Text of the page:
US store cattle price steady — at last

AFTER months of decline, US feeder (store) cattle prices appear to have finally stabilised.

The Chicago August feeder cattle contract settled yesterday (28 July) at 69.87¢/lb, up 0.10¢ from Monday and 0.40¢ higher than a week earlier. This sideways consolidation follows a precipitous fall from 83¢/lb at the start of the year.

Analysts say a drop in feed maize prices has lent some support to feeder cattle prices, because livestock generally trades in inverse relation to the cost of feed. But feeder cattle would be expected to react far more favourably to cheaper maize.

Prices have failed to do so because of the oversupply in Americas cattle feedlots. The market is burdened by a large front-end supply of live cattle ready for the packing houses and to make matters worse these slaughter cattle weigh well above average.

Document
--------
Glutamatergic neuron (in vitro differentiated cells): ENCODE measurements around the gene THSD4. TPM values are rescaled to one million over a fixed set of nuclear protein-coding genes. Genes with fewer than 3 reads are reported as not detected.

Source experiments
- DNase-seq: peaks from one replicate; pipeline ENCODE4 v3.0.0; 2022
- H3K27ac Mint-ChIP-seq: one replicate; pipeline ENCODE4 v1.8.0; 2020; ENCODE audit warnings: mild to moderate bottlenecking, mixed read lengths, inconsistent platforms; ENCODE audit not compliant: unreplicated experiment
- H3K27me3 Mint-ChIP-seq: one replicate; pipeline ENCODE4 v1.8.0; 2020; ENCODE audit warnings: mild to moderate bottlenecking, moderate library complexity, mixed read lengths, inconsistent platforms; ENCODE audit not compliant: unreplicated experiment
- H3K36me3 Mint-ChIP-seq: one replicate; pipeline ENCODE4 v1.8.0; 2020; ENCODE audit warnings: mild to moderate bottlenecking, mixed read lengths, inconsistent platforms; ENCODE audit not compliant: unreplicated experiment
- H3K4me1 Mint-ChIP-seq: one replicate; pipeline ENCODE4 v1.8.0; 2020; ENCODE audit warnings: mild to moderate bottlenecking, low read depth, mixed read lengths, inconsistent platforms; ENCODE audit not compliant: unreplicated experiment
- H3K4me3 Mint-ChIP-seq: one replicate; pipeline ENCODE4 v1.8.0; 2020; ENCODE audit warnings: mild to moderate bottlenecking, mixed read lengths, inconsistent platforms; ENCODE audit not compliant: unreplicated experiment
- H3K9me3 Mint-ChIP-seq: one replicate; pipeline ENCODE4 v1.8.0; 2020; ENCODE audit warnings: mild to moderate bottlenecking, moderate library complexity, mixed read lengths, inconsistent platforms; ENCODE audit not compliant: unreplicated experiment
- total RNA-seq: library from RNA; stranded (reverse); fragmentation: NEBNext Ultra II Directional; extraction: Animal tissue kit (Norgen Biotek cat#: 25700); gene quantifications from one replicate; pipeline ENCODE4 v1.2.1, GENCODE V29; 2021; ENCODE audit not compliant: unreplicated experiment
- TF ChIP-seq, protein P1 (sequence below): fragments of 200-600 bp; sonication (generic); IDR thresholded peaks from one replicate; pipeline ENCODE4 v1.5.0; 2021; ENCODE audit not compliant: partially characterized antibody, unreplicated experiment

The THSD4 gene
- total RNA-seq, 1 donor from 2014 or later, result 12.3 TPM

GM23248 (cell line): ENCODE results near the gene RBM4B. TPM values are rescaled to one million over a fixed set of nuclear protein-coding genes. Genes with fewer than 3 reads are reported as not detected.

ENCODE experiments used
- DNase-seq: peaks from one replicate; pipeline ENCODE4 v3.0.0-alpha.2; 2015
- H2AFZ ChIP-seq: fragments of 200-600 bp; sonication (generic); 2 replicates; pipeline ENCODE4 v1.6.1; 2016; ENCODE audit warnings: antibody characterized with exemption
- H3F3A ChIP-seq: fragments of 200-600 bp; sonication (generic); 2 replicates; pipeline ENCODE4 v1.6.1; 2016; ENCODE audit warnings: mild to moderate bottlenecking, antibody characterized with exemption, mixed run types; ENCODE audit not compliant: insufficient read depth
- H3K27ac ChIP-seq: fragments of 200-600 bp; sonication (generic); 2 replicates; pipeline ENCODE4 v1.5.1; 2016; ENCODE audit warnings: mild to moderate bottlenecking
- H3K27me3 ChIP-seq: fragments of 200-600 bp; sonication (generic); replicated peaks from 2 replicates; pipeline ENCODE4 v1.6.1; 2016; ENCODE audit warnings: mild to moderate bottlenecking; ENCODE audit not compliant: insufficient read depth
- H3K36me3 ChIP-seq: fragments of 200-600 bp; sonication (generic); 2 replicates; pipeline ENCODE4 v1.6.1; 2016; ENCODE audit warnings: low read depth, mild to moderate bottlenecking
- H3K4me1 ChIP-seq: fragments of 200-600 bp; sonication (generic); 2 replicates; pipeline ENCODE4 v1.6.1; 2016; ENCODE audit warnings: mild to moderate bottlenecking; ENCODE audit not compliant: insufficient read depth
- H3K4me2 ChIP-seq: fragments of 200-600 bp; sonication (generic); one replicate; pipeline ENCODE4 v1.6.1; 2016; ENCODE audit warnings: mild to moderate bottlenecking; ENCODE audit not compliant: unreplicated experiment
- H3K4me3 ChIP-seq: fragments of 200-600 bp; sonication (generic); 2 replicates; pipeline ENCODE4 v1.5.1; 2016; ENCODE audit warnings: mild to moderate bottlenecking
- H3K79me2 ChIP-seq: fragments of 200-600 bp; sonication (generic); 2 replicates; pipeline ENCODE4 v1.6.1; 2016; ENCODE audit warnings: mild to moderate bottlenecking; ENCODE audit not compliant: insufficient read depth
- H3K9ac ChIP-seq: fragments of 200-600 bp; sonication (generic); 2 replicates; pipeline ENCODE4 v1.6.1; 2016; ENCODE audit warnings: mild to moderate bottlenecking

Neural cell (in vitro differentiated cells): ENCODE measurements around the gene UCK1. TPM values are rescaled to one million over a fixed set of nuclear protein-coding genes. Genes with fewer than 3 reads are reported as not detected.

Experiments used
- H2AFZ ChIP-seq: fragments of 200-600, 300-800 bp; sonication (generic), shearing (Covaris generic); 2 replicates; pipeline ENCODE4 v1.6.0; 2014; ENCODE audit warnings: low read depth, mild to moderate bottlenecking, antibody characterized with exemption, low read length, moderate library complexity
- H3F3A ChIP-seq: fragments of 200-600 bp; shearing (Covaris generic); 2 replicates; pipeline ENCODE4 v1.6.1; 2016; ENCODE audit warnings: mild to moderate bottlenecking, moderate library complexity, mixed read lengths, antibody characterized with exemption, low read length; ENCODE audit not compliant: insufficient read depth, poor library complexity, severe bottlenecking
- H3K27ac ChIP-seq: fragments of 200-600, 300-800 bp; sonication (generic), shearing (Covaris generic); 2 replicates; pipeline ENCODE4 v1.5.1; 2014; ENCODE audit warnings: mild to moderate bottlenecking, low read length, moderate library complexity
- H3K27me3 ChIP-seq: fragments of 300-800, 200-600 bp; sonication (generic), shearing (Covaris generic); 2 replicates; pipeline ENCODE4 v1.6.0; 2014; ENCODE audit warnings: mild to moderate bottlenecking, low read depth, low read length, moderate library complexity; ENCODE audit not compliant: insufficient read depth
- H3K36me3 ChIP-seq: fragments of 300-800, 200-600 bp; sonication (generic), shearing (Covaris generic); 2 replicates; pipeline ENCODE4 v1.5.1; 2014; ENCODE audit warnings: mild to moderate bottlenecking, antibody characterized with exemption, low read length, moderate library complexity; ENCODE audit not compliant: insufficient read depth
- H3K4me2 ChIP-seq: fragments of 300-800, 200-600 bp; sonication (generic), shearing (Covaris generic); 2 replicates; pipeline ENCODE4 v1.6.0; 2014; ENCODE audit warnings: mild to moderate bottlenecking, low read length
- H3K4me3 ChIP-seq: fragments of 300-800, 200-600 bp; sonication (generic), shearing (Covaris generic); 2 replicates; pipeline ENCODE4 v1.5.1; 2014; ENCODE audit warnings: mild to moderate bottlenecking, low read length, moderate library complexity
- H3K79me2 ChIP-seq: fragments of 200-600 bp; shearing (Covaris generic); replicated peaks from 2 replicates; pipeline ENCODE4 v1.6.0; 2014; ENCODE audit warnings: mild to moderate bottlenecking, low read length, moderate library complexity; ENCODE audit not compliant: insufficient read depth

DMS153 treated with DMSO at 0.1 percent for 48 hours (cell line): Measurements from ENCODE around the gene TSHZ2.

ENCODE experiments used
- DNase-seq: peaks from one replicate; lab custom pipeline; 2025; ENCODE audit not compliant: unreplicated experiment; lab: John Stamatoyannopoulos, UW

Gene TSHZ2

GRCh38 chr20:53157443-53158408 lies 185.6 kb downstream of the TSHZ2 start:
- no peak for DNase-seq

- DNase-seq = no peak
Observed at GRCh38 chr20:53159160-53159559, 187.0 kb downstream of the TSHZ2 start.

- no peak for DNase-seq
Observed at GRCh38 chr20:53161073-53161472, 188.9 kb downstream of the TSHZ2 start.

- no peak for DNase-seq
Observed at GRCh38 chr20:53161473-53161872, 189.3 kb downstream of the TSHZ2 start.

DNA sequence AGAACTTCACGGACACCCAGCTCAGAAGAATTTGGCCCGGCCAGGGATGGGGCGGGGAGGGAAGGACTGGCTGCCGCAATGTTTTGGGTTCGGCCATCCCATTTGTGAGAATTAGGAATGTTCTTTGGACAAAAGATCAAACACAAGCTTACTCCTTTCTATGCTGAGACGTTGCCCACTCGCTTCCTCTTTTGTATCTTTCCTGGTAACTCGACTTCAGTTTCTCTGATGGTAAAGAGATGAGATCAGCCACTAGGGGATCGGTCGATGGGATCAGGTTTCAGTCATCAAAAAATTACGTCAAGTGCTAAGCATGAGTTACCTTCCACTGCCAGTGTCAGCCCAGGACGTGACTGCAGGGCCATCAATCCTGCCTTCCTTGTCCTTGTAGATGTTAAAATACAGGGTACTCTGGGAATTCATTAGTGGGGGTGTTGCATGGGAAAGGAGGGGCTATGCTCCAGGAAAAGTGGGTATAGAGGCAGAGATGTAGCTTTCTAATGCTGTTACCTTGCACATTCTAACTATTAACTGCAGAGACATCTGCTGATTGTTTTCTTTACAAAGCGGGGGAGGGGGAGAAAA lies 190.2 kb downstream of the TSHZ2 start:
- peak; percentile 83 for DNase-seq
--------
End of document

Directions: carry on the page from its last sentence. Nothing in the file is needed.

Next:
Live cattle prices have also moved sideways over the past few days. The Chicago August live cattle contract settled yesterday at 60.75¢/lb, 0.57¢ below the previous days close.

Prices appear to be bouncing along the bottom, with live cattle futures hitting contract lows during last weeks trading.

Some bearish analysts argue that the trend is down, especially if the live cash market falls further. But for now, cash prices are unchanged from a week ago at 50-60¢/lb in Texas.

Downward trend as US pig price swings

LEAN hogs have had a volatile week in the USA, with the Chicago August futures contract swinging from 47.5-51.0¢/lb. The contract closed yesterday (28 July) at 49.25¢/lb, up 0.45¢ from Mondays close but down 0.52¢ from a week earlier.